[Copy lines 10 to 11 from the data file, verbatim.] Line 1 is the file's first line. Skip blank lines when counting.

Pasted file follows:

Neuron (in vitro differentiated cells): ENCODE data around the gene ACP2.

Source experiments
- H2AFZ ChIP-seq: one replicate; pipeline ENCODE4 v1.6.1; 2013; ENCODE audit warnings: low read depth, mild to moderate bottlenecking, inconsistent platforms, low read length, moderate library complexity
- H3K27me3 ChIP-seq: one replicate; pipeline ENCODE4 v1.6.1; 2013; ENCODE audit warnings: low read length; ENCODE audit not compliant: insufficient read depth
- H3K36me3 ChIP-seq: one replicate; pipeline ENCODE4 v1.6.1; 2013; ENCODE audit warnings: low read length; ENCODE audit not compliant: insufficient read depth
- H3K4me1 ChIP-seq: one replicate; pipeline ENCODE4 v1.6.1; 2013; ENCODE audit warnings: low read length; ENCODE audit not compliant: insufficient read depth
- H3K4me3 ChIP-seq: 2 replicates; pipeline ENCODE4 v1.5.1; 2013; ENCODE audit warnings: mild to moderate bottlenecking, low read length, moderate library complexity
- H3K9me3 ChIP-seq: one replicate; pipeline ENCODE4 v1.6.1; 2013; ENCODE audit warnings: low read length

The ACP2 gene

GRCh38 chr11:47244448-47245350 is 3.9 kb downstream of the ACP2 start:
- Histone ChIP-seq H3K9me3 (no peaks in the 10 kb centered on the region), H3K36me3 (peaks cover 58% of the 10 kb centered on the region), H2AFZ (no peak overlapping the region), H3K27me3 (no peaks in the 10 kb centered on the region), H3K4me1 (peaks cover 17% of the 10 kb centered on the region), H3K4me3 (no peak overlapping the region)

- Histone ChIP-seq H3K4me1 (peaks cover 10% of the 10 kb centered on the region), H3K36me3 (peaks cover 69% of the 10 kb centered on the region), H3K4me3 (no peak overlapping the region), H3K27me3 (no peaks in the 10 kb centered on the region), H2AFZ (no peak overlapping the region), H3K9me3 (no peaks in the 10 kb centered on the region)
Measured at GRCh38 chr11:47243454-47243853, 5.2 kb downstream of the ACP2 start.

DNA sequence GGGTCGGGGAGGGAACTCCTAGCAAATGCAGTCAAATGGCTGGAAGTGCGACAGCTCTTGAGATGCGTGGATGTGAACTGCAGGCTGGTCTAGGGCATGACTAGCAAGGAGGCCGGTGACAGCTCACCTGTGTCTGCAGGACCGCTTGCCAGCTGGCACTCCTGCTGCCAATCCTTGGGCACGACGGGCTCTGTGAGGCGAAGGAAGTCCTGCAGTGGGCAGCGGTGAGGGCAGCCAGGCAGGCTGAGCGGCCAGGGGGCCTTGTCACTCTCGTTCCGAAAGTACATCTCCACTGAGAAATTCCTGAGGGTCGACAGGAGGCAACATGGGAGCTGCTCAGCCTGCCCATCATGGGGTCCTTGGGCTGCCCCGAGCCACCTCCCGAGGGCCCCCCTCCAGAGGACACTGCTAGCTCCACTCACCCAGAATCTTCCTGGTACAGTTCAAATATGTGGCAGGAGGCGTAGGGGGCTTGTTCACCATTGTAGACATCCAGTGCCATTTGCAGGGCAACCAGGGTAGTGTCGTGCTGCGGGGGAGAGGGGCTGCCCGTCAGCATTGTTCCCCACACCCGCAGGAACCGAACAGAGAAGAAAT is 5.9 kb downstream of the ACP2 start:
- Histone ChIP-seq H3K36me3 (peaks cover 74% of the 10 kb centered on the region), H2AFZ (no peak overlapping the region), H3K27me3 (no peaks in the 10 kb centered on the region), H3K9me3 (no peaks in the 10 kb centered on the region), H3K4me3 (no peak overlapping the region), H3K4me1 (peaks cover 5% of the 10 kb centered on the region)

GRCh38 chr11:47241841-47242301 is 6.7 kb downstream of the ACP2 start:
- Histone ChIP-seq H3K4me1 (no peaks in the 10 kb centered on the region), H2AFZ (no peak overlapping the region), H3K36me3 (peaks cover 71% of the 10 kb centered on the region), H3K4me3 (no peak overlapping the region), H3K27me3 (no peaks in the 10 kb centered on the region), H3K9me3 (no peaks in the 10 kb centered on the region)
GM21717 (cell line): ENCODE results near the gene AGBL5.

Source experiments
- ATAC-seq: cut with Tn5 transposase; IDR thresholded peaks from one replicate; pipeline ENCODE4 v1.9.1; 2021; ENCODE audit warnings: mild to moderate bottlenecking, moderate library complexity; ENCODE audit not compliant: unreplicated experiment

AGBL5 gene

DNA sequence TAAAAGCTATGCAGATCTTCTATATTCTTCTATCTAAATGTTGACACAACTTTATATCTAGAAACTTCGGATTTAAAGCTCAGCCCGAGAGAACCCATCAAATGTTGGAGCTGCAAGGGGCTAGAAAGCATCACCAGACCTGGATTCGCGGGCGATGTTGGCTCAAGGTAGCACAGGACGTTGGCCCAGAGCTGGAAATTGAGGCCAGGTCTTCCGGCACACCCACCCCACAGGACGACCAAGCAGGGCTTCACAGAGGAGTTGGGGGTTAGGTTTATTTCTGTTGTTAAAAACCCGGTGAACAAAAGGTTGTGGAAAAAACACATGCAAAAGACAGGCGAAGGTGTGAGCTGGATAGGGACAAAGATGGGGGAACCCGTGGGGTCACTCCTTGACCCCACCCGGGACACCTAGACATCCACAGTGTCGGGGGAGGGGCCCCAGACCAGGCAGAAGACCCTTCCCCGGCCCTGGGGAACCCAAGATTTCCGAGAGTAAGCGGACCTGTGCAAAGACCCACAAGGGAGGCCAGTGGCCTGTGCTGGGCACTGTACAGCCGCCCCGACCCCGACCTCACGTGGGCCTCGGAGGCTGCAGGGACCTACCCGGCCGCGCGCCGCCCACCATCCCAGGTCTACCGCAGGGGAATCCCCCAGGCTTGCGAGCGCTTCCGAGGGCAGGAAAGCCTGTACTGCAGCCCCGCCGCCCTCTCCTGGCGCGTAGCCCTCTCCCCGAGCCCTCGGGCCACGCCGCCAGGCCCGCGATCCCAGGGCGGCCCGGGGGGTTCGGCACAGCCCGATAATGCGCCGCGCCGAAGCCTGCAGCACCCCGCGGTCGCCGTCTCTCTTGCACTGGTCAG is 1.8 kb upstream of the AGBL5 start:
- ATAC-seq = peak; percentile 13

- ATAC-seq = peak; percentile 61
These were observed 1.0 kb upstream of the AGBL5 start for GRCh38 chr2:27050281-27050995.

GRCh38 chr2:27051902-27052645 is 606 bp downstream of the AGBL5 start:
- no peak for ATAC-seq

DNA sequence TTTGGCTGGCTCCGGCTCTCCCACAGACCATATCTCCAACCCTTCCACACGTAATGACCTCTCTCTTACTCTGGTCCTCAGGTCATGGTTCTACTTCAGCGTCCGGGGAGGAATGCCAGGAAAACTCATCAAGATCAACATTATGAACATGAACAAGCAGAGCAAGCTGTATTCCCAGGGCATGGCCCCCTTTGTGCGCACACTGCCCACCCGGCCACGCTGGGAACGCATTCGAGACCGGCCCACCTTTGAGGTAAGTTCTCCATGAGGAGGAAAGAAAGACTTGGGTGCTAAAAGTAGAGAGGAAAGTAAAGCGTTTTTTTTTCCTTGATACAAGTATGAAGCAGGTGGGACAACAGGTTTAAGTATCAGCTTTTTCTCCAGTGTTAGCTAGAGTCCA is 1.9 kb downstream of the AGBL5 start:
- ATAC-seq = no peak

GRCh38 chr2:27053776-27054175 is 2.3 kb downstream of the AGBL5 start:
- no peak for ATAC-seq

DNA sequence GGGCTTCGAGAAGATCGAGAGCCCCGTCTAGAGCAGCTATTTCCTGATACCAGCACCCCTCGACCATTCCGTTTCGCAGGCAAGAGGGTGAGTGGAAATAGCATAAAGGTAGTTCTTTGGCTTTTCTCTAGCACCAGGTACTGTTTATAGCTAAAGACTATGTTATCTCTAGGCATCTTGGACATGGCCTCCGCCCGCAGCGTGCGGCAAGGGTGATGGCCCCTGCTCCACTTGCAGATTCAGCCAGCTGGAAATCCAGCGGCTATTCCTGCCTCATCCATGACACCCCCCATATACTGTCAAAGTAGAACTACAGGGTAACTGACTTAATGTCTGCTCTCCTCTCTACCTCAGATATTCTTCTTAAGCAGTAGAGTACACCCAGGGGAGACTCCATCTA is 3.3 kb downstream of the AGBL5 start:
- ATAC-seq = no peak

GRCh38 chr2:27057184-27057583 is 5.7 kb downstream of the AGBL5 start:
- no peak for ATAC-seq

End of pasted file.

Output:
GRCh38 chr11:47244448-47245350 is 3.9 kb downstream of the ACP2 start:
- Histone ChIP-seq H3K9me3 (no peaks in the 10 kb centered on the region), H3K36me3 (peaks cover 58% of the 10 kb centered on the region), H2AFZ (no peak overlapping the region), H3K27me3 (no peaks in the 10 kb centered on the region), H3K4me1 (peaks cover 17% of the 10 kb centered on the region), H3K4me3 (no peak overlapping the region)